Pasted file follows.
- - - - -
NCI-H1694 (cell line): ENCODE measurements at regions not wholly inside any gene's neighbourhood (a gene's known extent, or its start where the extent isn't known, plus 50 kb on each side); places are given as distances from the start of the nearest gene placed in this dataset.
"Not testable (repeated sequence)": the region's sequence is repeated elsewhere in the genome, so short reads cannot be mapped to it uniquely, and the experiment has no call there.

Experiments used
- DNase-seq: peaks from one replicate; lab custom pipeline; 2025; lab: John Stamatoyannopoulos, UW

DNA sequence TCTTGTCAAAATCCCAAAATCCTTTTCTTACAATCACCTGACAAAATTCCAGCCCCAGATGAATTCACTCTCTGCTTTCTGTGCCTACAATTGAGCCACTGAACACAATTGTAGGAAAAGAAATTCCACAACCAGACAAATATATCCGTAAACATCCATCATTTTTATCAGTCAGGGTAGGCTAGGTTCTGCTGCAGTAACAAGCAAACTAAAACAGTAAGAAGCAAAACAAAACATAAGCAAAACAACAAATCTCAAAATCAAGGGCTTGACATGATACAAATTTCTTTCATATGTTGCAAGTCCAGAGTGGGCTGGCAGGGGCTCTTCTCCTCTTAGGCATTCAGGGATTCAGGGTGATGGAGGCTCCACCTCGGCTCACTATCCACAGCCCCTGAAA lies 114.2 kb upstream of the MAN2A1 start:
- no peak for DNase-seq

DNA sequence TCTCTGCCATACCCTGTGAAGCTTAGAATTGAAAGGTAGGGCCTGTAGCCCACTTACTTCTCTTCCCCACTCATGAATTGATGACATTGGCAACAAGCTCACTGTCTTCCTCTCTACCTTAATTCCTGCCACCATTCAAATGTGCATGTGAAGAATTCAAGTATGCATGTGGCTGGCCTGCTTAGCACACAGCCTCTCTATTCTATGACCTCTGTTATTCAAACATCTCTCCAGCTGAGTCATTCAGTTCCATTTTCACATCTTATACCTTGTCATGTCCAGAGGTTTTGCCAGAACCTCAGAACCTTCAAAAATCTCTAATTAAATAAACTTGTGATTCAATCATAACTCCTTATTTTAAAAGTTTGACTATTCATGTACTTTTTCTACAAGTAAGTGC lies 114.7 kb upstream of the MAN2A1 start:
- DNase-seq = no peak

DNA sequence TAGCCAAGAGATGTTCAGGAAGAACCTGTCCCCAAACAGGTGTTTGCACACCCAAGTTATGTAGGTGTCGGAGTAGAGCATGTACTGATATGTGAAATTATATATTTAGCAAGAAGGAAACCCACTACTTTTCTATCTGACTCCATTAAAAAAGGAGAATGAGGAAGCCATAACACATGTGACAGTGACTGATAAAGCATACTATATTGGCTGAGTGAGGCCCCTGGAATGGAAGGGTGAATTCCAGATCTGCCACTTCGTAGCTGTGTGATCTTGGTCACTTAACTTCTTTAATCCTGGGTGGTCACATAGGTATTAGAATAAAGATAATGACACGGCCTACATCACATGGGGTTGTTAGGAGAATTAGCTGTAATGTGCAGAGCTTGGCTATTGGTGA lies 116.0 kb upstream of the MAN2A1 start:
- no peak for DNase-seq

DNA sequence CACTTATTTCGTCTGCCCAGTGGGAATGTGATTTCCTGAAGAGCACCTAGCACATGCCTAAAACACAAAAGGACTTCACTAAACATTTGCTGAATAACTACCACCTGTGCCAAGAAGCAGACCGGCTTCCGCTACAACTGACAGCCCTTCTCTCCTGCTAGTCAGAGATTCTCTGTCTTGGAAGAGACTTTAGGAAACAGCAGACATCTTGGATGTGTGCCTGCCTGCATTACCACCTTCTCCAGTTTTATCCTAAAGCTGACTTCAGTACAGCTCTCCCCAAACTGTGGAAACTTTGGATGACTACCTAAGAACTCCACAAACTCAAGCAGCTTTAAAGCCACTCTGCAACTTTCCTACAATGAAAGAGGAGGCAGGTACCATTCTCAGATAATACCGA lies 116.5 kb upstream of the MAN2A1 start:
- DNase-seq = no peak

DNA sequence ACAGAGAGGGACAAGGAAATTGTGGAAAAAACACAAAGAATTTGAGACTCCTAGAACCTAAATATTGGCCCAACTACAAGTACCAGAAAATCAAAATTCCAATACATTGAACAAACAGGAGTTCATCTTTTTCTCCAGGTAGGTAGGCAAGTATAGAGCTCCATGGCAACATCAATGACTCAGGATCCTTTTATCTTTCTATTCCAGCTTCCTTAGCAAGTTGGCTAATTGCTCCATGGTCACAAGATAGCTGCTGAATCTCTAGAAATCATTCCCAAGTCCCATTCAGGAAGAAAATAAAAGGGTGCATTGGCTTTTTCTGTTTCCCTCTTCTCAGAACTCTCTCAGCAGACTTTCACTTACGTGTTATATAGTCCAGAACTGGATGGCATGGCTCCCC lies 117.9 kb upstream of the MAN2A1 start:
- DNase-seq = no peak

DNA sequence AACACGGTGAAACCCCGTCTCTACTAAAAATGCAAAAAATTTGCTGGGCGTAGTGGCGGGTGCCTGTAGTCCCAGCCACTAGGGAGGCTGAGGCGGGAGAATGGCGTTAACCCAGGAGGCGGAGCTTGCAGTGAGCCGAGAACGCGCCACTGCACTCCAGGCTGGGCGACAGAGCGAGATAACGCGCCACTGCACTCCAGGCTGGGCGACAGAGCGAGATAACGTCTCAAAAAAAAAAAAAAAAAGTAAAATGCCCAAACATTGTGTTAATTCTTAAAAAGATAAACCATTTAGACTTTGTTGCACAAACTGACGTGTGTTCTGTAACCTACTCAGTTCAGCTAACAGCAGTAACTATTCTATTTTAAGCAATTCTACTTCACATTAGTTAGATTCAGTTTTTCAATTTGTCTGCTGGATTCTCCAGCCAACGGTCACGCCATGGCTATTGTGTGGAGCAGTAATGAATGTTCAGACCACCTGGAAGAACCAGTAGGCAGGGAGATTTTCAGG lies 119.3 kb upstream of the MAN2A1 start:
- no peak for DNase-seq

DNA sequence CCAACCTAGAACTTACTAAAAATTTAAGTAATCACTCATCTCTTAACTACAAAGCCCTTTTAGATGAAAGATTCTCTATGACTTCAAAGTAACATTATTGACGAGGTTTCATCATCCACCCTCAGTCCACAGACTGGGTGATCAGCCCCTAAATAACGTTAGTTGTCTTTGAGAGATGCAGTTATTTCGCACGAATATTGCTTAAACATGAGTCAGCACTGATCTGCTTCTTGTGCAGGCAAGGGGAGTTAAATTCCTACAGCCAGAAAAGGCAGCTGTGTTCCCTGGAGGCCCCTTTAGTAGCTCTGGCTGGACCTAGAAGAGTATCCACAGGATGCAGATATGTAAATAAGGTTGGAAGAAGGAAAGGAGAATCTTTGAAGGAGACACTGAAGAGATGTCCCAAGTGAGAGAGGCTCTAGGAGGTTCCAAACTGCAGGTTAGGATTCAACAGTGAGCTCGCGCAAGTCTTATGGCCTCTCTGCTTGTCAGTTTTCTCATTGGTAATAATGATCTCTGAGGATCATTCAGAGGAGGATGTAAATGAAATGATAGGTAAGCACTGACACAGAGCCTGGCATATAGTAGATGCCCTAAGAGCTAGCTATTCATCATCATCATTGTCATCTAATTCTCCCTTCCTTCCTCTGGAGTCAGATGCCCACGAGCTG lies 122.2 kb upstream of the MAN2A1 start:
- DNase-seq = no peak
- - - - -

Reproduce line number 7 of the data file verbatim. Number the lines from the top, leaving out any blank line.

DNA sequence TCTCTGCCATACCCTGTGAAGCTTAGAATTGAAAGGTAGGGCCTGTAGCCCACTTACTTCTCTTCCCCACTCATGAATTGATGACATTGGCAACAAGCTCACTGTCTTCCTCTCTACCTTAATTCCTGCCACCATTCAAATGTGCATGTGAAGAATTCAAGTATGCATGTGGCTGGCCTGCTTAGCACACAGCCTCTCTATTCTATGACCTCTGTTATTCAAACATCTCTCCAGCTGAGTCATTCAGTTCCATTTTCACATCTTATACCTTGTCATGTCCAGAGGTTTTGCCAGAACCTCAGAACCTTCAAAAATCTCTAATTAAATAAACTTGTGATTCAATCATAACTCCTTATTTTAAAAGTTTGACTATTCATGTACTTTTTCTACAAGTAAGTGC lies 114.7 kb upstream of the MAN2A1 start: